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芜湖治疗前列腺囊肿医院哪家好康大全芜湖无为县妇幼保健人民中医院割包皮多少钱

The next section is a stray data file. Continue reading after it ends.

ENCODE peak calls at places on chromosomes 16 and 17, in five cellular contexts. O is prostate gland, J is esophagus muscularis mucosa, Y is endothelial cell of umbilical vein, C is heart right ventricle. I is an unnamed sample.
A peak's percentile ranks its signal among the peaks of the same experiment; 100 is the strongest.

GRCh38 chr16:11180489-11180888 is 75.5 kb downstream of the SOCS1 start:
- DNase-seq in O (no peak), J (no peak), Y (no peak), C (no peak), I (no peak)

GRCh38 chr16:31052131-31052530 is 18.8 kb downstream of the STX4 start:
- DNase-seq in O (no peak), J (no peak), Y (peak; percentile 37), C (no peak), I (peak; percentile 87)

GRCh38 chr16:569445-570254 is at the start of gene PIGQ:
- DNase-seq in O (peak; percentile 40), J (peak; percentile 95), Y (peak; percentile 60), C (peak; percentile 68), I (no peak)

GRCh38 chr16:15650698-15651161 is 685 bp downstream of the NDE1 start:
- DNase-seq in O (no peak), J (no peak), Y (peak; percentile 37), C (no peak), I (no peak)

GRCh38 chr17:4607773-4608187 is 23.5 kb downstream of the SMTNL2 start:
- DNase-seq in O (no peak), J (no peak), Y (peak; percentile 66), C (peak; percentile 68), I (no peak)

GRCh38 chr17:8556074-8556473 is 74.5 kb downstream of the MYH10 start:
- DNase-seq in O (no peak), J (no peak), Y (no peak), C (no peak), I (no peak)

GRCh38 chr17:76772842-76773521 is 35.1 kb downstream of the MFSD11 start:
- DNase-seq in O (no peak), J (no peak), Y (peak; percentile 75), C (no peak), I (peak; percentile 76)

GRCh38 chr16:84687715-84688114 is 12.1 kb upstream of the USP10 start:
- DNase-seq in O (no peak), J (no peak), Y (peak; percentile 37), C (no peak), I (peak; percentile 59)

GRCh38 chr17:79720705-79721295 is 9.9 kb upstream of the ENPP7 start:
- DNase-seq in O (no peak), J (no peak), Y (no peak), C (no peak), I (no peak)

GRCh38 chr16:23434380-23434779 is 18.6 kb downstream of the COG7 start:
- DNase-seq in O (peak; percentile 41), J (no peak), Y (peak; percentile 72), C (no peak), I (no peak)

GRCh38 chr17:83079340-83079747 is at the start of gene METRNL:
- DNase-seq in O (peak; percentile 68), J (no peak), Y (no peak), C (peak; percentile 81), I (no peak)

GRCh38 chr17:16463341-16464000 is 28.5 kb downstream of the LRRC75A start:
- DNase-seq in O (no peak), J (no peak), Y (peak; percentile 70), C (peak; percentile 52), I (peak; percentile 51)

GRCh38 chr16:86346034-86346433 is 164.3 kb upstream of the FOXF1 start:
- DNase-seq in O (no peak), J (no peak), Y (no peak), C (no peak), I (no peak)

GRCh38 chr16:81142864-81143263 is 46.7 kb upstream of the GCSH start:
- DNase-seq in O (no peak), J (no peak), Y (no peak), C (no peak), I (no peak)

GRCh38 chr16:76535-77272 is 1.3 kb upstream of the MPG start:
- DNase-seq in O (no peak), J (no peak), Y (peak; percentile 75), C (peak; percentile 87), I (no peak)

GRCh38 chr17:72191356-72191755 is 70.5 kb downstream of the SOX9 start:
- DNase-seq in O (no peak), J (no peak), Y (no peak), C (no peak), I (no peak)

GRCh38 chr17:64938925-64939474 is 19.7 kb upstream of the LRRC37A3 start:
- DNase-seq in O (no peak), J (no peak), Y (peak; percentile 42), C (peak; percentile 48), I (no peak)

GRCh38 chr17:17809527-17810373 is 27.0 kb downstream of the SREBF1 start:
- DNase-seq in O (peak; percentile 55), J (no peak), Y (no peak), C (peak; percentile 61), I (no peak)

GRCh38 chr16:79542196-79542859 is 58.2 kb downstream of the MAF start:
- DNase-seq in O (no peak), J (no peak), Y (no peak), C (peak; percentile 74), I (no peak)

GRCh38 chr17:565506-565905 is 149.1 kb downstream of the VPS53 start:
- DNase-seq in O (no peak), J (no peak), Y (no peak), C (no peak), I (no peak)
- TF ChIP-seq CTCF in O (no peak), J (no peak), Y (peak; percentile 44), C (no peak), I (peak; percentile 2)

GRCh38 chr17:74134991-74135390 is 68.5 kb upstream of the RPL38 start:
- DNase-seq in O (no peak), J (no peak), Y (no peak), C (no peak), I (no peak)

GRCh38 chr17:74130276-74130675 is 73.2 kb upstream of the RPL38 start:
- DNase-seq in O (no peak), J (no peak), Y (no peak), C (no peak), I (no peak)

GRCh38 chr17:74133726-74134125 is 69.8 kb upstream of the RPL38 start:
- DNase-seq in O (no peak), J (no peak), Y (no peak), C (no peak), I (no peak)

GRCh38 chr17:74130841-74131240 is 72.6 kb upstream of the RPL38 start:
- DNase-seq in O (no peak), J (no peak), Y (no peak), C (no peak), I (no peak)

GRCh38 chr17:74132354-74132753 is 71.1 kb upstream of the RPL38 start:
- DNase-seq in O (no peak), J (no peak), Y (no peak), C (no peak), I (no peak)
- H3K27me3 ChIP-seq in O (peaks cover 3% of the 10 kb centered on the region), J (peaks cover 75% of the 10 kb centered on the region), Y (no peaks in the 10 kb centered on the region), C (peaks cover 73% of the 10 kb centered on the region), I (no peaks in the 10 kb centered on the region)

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芜湖市无为县人民男科医院泌尿系统在线咨询芜湖东方皮肤科医院To give you a glimpse of the role imaging will play, let me describe what were doing with Liz Claiborne, the very popular designer of womens clothing. Were working together to create a ;virtual showroom; that will show the latest fashions. It will allow early viewing and on-line purchasing. This approach will provide Liz Claiborne with a new channel to reach potential buyers, especially those in medium and small-sized firms that are reluctant to incur the expense of a trip to the designers showrooms in New York City. With the movement of almost all information to digital form and the universal connectivity provided by the Internet, information can be distributed in electronic form, to be printed locally when needed. This has tremendous appeal. For example, Boeing keeps the 100,000 pages of its repair manual on a corporate web site. Repair technicians print only the pages they need to do a particular procedure. That way Boeing can be sure that the procedures are always up-to-date. And the technicians save a lot of time finding the relevant information, because they can do an on-line search for the information they need. Heres a fascinating example of distributed printing. It suggests an interesting future for the publishing industry. The Inter-City Express is a major European commuter line for business travelers. The trains receive the news twice daily via satellite. They take that satellite feed and use it to produce their own newspaper, targeted for their particular customers. The news is printed on an HP LaserJet printer.为了让诸位对成象技术有所了解,这里,我给大家介绍一下我们是如何与著名的女装设计师丽资·克莱本合作的。我们一起创立了一个“虚拟陈列室”,以展示最新的时装。通过它可以先睹为快,并可以在线购物。这一方式可使丽资·克莱本通过新的渠道获得潜在的客户,特别是那些中小型的公司,因为它们不愿花钱去位于纽约的陈列室参观。随着信息的数码化,通过互联网提供通用的连接,信息均可以电子的形式分布,有需要时可在当地打印。这一发展趋势影响极大。例如,波音在公司网址上载有多达10万页的维修手册,而维修人员只需打印所需的某程序所在的页码。这是波音确保维修人员使用最新的程序的方法。这样,维修人员在查找有关信息时就节省了大量的时间,因为他们可以在线查询所需的信息。这里有一个关于分布式打印的有趣的例子。 我想它可使人们看到出版业未来的情形。城际快车公司(ICE ) 是欧洲一家主要为商业旅行者提供务的市郊列车公司。列车每天两次通过卫星收听新闻。他们利用卫星发来的消息出版自己的报纸,其读者定位为特殊的客户——乘客。顺便提一下,新闻是用惠普的LaserJet 激光打印机印制的。 201410/339328芜湖弋江区妇幼保健人民男科中医院泌尿科咨询 They have not been trained.他们没接受过训练。So do you need 50,000 hours of meditation? No, you dont.你需要五万小时的冥想吗?不,不需要的。Four weeks, 20 minutes a day, of caring, mindfulness meditation aly brings a structural change in the brain compared to a control group.与对照组相比,每天20分钟,持续4周的关爱、正念冥想训练会使大脑结构发生改变。Thats only 20 minutes a day for four weeks.只需每天20分钟,持续四周。Even with preschoolers -- Richard Davidson did that in Madison.甚至幼儿园的孩子也能发生这样的改变, 理查德?戴维森在麦迪逊市做过实验。An eight-week program: gratitude, loving- kindness, cooperation, mindful breathing.八星期长的项目:感恩、关爱、合作与呼吸训练。You would say, Oh, theyre just preschoolers.你会说,他们只是幼儿园的孩子啊。Look after eight weeks,the pro-social behavior, thats the blue line.八星期之后,亲社会的行为,是这根蓝色线。And then comes the ultimate scientific test, the stickers test.然后是终极的科学实验,贴纸测试。Before, you determine for each child who is their best friend in the class,their least favorite child, an unknown child, and the sick child,and they have to give stickers away.在训练前,确定每个孩子在班里最好的朋友,最不喜欢的伙伴,不认识的小孩, 还有生病的小孩,每个孩子都要把手中的贴纸分发出去。So before the intervention, they give most of it to their best friend.在训练介入之前,孩子手中的贴纸 大部分都给了最好的朋友。Four, five years old, 20 minutes three times a week.四五岁的孩子,一周三次, 一次20分钟的训练。After the intervention, no more discrimination:训练之后,不再有区别对待:the same amount of stickers to their best friend and the least favorite child.孩子手中的贴纸等同地分给了 他们最好的朋友和最不喜欢的朋友。Thats something we should do in all the schools in the world.我们需要把这个培训带给全世界的学校。Now where do we go from there?我们接下来要怎么做?When the Dalai Lama heard that, he told Richard Davidson,You go to 10 schools, 100 schools, the U.N., the whole world. 当达赖喇嘛听到了我的想法,他告诉理查德戴维森,从1个学校到10个,再到100个, 到联合国,到全世界。So now where do we go from there?我们接下来要怎么做?Individual change is possible.个人的变化是可能的。Now do we have to wait for an altruistic gene to be in the human race?我们还要等人类基因中出现利他基因吗?That will take 50,000 years, too much for the environment.这还需要五万年,环境等不了这么久。Fortunately, there is the evolution of culture.幸运的是,文化也可以进化。Cultures, as specialists have shown, change faster than genes.文化,正如学者们指出的, 要比基因变化快得多。Thats the good news.这是好消息。Look, attitude towards war has dramatically changed over the years.你们看,相比过去, 人们对于战争的态度已发生了天翻地覆的变化。So now individual change and cultural change mutually fashion each other,and yes, we can achieve a more altruistic society. 个人的变化与文化的变化相辅相成,没错,我们能实现利他社会。So where do we go from there?接下来要怎么做?Myself, I will go back to the East.我要回到东边,Now we treat 100,000 patients a year in our projects.目前我们的一个行动每年救助十万个患者。We have 25,000 kids in school, four percent overhead.我们的学校里有两万五千个孩子。Some people say, Well, your stuff works in practice,but does it work in theory? 有些人说,你所做的一切在实践中可行,但有理论持吗?Theres always positive deviance.总是会有些偏差,So I will also go back to my hermitage to find the inner resources to better serve others.因此我常常独自一人思索,追寻我的内心,来更好的帮助他人。But on the more global level, what can we do?在全球范围内,我们能做些什么?We need three things.我们需要做好三件事。Enhancing cooperation:加强合作:Cooperative learning in the school instead of competitive learning,在学校里倡导合作式学习,而不是竞争式学习;Unconditional cooperation within corporations there can be some competition between corporations, but not within.在企业里鼓励无条件的合作,企业间可以有竞争,但不是企业内部。We need sustainable harmony. I love this term.我们需要持续的和谐,我喜欢这个词。Not sustainable growth anymore.不是持续的发展。Sustainable harmony means now we will reduce inequality.持续的和谐意味着消除不平等。In the future, we do more with less,未来,我们要以少及多,and we continue to grow qualitatively, not quantitatively.追求高质的发展,而不是高量的发展。We need caring economics.我们需要充满关爱的经济。The Homo economicus cannot deal with poverty in the midst of plenty,守旧的人无法解决贫富不均的问题,cannot deal with the problem of the common goods of the atmosphere, of the oceans.无法解决公共福利的问题,无法解决大气和海洋的问题。We need a caring economics.我们需要充满关爱的经济。If you say economics should be compassionate,如果你说经济应该充满关怀,they say, Thats not our job.他们会说,这不关我的事。But if you say they dont care, that looks bad.你要告诉他们,如果他们不在乎, 看起来很糟。We need local commitment, global responsibility.我们不但要对周边履行承诺和责任, 还要着眼整个世界。We need to extend altruism to the other 1.6 million species.我们需要把利他精神 传播给其他一百六十万种生物。Sentient beings are co-citizens in this world.我们都是一家人。and we need to dare altruism.我们要敢于弘扬利他精神。So, long live the altruistic revolution.愿利他精神得以恩泽天下。Viva la revoluci贸n de altruismo.愿利他精神得以恩泽天下。Thank you.谢谢。201503/365560鸠江区妇幼保健人民男科中医院治疗早泄多少钱